Daniel Andrews pandemic state of emergency laws: Could fine you for going to ...

Daniel Andrews pandemic state of emergency laws: Could fine you for going to ...
Daniel Andrews pandemic state of emergency laws: Could fine you for going to ...

Daniel Andrews' controversial new laws to manage pandemics that could see rule-breakers fined up to $454,350 or jailed for two years have provoked a heated shouting match in the Victorian Parliament. 

The new laws, which the Premier hopes to pass soon despite fierce opposition, state a person can be fined up to $21,909 for breaching a pandemic order.

This could include not wearing a mask, breaking a movement limit, attending an illegal protest or a gathering, refusing to get tested or failing to show ID. 

Daniel Andrews' controversial new laws to manage pandemics could see rule-breakers jailed for two years and fined up to $454,350

Daniel Andrews' controversial new laws to manage pandemics could see rule-breakers jailed for two years and fined up to $454,350

Businesses can be fined up to $109,044 for breaking rules which may include failing to make sure customers check-in or show proof of vaccine status.

In addition, there is a new aggravated offence for breaches that 'cause a serious risk to the health of another individual'.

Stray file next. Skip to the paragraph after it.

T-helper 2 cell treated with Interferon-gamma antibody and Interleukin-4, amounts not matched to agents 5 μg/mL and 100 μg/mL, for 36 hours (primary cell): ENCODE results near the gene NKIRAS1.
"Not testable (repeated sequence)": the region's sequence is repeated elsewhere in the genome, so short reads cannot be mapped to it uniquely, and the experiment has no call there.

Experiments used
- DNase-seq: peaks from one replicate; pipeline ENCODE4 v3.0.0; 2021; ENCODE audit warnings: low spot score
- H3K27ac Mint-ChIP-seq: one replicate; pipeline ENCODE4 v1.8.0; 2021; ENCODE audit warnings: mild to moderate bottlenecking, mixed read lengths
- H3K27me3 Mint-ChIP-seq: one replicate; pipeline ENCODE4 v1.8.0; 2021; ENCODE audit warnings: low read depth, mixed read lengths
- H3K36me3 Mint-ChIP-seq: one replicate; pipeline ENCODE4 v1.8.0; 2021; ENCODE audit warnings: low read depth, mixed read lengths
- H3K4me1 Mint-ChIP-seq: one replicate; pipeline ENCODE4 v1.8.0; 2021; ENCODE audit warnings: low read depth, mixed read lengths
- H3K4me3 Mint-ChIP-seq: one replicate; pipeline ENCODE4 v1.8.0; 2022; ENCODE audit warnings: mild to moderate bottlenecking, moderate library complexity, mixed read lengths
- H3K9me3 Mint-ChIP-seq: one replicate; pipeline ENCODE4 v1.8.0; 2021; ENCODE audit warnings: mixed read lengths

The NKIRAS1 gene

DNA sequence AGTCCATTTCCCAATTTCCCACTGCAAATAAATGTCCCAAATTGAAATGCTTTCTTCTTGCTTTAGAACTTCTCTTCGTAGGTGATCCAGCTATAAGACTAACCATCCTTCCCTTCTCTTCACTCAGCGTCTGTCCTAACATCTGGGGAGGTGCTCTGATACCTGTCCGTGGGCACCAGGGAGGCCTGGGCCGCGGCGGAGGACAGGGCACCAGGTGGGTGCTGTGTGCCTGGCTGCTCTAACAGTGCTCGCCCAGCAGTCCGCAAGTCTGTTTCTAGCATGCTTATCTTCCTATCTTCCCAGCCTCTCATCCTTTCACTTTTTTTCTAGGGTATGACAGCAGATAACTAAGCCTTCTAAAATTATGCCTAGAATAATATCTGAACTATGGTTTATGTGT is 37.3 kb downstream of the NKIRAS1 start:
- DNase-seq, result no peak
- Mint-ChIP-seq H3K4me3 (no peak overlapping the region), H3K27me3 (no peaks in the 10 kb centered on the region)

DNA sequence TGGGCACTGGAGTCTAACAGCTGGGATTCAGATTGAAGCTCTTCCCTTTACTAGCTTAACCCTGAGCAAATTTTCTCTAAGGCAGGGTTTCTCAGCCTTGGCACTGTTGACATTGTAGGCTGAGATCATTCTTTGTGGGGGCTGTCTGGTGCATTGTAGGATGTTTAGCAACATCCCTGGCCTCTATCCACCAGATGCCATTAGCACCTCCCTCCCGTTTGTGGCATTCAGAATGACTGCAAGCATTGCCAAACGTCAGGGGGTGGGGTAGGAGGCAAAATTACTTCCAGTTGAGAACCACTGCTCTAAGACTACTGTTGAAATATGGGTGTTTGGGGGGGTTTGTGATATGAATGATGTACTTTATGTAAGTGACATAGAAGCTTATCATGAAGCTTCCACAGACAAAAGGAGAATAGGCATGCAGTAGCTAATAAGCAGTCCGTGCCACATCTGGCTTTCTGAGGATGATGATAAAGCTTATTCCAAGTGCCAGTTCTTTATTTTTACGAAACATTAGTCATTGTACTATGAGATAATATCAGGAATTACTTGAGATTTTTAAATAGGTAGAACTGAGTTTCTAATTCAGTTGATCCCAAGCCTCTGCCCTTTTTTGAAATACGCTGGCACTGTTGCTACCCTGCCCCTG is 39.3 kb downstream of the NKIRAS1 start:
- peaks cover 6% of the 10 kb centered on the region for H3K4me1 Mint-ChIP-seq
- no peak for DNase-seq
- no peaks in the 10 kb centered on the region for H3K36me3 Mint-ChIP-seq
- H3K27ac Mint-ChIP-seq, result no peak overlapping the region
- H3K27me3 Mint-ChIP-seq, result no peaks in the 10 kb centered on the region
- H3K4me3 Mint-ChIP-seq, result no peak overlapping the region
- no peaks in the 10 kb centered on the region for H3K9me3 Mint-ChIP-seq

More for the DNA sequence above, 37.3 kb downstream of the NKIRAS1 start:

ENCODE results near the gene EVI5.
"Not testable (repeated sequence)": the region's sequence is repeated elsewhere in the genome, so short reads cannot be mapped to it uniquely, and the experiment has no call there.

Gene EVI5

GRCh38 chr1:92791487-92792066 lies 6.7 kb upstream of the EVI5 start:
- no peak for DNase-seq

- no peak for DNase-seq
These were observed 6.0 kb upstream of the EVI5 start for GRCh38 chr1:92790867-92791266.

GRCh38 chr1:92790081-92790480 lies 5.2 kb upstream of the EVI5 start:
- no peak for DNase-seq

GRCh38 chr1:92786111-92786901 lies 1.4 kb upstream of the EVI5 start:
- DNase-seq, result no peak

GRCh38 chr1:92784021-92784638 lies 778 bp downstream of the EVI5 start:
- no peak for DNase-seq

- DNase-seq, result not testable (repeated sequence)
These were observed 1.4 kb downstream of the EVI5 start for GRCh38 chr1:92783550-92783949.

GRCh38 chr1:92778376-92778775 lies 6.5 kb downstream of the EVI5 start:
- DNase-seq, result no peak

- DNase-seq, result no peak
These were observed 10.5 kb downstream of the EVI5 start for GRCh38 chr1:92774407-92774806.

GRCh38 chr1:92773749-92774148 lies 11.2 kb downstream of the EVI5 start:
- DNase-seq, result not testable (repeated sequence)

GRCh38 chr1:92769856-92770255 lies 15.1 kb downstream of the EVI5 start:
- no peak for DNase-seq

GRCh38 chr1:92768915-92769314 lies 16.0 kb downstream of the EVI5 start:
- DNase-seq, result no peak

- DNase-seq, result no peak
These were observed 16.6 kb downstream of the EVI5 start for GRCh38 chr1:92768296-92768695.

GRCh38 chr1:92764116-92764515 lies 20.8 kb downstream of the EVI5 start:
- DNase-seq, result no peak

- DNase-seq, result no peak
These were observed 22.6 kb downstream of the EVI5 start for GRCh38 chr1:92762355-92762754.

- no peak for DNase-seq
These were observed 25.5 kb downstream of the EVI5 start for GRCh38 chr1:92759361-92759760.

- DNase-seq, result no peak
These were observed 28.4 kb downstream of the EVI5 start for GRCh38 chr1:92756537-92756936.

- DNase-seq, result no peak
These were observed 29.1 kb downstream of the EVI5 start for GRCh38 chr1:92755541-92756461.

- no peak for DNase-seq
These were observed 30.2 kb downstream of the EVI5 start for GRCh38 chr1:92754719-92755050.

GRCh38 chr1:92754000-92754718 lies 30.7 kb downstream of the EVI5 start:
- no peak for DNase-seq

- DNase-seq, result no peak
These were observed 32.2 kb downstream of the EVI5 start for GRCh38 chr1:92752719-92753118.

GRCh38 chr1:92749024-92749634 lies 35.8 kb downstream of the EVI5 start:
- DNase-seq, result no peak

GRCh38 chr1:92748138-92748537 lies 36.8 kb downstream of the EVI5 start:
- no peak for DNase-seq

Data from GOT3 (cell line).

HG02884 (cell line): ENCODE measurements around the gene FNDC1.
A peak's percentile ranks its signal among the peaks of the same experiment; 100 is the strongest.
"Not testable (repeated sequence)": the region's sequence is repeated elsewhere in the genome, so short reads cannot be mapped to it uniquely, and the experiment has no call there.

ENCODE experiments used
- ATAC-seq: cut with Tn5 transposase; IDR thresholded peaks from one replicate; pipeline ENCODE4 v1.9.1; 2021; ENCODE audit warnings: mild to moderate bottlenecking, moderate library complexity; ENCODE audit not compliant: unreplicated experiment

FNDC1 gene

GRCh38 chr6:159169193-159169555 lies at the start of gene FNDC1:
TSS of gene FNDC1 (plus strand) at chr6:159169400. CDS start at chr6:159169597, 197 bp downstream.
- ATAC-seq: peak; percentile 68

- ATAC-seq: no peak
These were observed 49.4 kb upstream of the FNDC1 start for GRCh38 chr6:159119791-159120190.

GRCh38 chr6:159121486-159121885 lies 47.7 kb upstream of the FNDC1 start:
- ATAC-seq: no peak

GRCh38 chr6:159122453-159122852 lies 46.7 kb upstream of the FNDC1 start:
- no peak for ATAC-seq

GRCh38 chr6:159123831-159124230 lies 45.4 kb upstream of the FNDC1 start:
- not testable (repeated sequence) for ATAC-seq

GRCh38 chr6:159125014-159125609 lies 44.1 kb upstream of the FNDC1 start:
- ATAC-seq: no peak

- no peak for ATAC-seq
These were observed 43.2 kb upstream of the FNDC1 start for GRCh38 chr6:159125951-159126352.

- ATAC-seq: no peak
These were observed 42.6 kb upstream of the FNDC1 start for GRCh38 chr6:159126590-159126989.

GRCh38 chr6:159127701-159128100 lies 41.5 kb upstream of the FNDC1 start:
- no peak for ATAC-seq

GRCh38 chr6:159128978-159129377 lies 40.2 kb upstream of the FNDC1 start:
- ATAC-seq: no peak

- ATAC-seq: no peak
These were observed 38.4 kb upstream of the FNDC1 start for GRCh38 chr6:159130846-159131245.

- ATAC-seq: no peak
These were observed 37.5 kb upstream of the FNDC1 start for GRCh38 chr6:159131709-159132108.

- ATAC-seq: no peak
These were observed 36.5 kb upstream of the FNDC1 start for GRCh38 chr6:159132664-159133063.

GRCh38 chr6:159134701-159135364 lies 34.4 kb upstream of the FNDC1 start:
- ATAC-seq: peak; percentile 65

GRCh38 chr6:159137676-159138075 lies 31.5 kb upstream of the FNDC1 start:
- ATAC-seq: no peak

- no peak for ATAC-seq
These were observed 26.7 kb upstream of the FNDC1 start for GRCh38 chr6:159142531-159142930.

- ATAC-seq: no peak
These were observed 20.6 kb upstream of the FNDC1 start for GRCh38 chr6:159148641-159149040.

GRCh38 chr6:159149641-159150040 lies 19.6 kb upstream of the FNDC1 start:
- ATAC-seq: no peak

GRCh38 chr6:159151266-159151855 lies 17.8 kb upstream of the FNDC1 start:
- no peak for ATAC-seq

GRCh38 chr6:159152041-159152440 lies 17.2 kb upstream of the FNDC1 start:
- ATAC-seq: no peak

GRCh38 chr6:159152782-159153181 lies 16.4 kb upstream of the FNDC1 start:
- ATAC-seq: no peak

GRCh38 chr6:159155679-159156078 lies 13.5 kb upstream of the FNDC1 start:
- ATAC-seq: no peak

These can be punished with a $90,870 fine and two years in jail. An example given in the bill is someone going to work when they are infectious and should be isolating.  

Businesses can also be guilty of an aggravated offence, with a maximum fine of $454,350 if, for example, they refuse to obey a lockdown and encourage customers to also flout the rules.

What are the fines in Daniel Andrews' new law? 

 $21,909: This fine is or breaching a pandemic order such as not wearing a mask, breaking a movement limit, attending an illegal protest or a gathering, refusing to get tested or failing to show ID.

$90,870: This fine is for an aggravated offence for breaches that 'cause a serious risk to the health of another individual' such as going to work when  infectious.

$109,044: This fine is for businesses breaking rules which may include failing to make sure customers check-in or show proof of vaccine status.

$454,350: This fine is for an 'aggravated' offence by a business such as encouraging customers to flout lockdown rules .

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In a heated debated in Parliament on Wednesday, which involved shouting across the chamber, shadow attorney-general Tim Smith said: 'This is nonsensical, it's an abuse of power.

'It's a disgraceful mistreatment of our democratic traditions giving the dictator dictatorial powers and you think that's great. You think it's absolutely fantastic giving the dictator the ability to rule by decree,' he said in reference to Daniel Andrews.

Opposition MP Louise Staley said the 113-page bill was 'the largest I've ever seen' and said politicians have not been given enough time to scrutinise it. 

'To be brought into this place and then be told they will be debating it later this day is a complete and utter assault on democracy,' she said.

The Victorian Labor Government - which introduced the Public Health and Wellbeing (Pandemic Management) Bill 2021 in the state Parliament on Tuesday - accused the Opposition of being 'hysterical' and peddling 'misinformation'.